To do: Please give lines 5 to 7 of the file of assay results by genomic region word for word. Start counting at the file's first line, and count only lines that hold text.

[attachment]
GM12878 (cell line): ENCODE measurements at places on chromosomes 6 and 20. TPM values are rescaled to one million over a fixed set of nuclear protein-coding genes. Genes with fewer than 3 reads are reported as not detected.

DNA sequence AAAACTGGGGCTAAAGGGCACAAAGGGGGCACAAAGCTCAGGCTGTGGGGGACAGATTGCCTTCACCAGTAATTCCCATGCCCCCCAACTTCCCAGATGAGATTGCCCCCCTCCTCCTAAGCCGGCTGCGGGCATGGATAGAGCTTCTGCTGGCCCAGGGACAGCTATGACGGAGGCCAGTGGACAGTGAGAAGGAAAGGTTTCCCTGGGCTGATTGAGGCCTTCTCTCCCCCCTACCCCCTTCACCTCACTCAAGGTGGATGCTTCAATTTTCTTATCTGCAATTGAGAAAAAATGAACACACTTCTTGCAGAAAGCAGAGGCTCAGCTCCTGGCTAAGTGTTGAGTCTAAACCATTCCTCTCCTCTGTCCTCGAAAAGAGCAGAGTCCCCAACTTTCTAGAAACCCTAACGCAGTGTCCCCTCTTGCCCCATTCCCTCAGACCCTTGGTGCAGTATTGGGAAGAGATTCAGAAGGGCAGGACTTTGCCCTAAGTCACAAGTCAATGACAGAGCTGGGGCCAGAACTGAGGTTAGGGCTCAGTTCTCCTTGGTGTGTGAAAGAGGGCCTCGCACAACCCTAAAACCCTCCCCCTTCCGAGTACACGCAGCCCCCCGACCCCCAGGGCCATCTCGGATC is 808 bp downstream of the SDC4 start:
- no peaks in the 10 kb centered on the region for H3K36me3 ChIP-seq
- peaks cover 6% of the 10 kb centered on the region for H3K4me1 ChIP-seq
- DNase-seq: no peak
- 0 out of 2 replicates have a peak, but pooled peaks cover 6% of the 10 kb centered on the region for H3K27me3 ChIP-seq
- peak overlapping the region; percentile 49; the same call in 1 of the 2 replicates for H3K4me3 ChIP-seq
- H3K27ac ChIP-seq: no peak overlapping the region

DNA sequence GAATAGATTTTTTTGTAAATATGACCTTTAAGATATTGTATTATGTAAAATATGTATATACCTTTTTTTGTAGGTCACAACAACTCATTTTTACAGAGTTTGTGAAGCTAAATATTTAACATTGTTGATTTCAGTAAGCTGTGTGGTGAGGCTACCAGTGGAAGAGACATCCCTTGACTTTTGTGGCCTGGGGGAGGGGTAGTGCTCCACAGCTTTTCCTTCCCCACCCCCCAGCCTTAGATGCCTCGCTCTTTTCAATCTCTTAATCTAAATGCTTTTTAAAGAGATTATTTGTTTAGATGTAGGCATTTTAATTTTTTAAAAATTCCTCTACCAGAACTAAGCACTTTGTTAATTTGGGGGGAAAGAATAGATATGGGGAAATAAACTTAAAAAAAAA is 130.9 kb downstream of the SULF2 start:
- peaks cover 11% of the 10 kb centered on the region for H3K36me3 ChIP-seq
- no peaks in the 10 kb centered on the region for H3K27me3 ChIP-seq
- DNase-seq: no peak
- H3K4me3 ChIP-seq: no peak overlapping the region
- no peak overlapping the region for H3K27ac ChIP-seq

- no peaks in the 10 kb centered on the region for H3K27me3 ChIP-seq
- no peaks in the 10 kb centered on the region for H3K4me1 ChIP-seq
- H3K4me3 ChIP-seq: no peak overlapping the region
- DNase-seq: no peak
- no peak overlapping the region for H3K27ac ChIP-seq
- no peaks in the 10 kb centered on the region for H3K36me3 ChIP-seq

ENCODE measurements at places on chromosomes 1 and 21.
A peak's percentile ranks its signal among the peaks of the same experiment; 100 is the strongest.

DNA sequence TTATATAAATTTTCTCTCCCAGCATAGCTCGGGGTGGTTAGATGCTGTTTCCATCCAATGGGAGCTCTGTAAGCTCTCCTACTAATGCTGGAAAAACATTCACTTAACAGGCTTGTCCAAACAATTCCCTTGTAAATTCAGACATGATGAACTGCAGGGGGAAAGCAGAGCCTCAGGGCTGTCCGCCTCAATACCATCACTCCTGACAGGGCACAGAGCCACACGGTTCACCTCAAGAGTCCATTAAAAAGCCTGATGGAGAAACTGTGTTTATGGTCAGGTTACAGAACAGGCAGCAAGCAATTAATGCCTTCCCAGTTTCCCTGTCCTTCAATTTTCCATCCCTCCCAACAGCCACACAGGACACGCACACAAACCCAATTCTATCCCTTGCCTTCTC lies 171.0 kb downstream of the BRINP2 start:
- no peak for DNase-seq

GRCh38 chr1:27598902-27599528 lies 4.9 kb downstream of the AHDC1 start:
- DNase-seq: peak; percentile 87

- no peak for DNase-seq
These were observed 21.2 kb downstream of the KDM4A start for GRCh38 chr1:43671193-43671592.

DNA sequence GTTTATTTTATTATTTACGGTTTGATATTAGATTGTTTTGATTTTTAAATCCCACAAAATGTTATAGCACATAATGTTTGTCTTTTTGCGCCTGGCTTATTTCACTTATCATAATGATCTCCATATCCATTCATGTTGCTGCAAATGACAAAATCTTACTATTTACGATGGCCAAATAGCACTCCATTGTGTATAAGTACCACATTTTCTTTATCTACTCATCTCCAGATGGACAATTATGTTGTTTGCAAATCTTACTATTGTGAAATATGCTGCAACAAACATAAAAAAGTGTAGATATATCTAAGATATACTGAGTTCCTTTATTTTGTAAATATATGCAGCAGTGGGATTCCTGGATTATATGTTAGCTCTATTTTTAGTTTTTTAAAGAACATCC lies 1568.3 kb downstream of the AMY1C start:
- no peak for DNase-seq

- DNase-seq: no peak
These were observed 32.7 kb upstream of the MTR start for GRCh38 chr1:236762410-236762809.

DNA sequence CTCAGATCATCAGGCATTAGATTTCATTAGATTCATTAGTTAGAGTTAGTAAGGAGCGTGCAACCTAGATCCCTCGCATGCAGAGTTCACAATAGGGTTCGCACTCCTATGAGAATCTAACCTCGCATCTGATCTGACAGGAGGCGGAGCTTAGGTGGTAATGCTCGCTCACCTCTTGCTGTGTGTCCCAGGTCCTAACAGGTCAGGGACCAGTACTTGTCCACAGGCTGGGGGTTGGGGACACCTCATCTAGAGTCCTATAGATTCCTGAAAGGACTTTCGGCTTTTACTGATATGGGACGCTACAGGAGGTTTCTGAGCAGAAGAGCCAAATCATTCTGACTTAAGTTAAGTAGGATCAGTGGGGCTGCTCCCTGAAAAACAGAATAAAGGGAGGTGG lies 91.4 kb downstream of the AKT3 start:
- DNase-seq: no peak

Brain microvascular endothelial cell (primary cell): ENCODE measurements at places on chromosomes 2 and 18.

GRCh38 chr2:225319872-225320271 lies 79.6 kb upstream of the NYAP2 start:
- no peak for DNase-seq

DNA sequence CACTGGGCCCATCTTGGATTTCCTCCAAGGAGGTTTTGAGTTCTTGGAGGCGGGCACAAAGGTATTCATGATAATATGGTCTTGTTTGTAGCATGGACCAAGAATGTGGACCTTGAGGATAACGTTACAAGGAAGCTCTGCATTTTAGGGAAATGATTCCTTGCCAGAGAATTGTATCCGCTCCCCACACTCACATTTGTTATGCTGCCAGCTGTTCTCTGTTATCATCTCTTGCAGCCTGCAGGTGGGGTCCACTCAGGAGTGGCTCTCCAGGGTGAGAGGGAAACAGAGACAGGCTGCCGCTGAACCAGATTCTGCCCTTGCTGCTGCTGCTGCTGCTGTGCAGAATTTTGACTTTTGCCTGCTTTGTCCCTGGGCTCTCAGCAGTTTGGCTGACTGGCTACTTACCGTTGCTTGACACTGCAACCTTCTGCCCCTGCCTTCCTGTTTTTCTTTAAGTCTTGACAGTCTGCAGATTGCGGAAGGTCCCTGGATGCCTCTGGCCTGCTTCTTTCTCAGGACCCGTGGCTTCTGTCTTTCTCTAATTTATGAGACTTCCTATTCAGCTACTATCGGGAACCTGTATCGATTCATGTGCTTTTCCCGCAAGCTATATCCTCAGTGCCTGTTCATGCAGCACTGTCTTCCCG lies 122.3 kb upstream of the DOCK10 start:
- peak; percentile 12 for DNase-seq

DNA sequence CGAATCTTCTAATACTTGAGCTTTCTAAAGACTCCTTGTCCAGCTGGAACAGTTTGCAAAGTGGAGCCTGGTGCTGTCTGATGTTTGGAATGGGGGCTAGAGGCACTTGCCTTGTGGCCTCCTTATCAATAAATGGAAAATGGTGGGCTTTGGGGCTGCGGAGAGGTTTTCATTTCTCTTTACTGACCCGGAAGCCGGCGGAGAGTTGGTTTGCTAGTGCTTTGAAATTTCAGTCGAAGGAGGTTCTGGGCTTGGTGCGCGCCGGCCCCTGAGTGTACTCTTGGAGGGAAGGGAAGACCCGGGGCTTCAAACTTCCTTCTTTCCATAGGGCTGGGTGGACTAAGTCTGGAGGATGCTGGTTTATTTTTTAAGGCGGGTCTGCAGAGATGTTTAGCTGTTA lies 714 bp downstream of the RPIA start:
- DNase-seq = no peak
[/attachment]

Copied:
- DNase-seq: no peak
- 0 out of 2 replicates have a peak, but pooled peaks cover 6% of the 10 kb centered on the region for H3K27me3 ChIP-seq
- peak overlapping the region; percentile 49; the same call in 1 of the 2 replicates for H3K4me3 ChIP-seq